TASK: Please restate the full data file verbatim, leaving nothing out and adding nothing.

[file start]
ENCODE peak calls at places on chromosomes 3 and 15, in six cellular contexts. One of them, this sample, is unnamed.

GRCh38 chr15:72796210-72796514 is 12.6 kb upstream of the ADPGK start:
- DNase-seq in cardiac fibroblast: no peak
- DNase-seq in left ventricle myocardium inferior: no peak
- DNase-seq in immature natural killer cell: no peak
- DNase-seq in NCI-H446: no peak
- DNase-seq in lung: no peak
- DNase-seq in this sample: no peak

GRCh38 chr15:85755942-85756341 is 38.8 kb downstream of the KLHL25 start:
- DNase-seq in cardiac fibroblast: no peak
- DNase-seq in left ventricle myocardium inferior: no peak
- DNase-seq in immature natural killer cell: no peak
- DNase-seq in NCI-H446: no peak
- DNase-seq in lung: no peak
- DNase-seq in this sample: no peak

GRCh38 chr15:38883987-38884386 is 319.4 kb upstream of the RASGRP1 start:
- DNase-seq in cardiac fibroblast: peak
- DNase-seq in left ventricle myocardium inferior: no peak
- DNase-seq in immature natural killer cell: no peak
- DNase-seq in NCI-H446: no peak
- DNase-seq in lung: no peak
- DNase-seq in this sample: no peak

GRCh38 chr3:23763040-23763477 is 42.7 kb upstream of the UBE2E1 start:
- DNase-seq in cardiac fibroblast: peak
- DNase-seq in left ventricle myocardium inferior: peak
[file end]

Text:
ENCODE peak calls at places on chromosomes 3 and 15, in six cellular contexts. One of them, this sample, is unnamed.

GRCh38 chr15:72796210-72796514 is 12.6 kb upstream of the ADPGK start:
- DNase-seq in cardiac fibroblast: no peak
- DNase-seq in left ventricle myocardium inferior: no peak
- DNase-seq in immature natural killer cell: no peak
- DNase-seq in NCI-H446: no peak
- DNase-seq in lung: no peak
- DNase-seq in this sample: no peak

GRCh38 chr15:85755942-85756341 is 38.8 kb downstream of the KLHL25 start:
- DNase-seq in cardiac fibroblast: no peak
- DNase-seq in left ventricle myocardium inferior: no peak
- DNase-seq in immature natural killer cell: no peak
- DNase-seq in NCI-H446: no peak
- DNase-seq in lung: no peak
- DNase-seq in this sample: no peak

GRCh38 chr15:38883987-38884386 is 319.4 kb upstream of the RASGRP1 start:
- DNase-seq in cardiac fibroblast: peak
- DNase-seq in left ventricle myocardium inferior: no peak
- DNase-seq in immature natural killer cell: no peak
- DNase-seq in NCI-H446: no peak
- DNase-seq in lung: no peak
- DNase-seq in this sample: no peak

GRCh38 chr3:23763040-23763477 is 42.7 kb upstream of the UBE2E1 start:
- DNase-seq in cardiac fibroblast: peak
- DNase-seq in left ventricle myocardium inferior: peak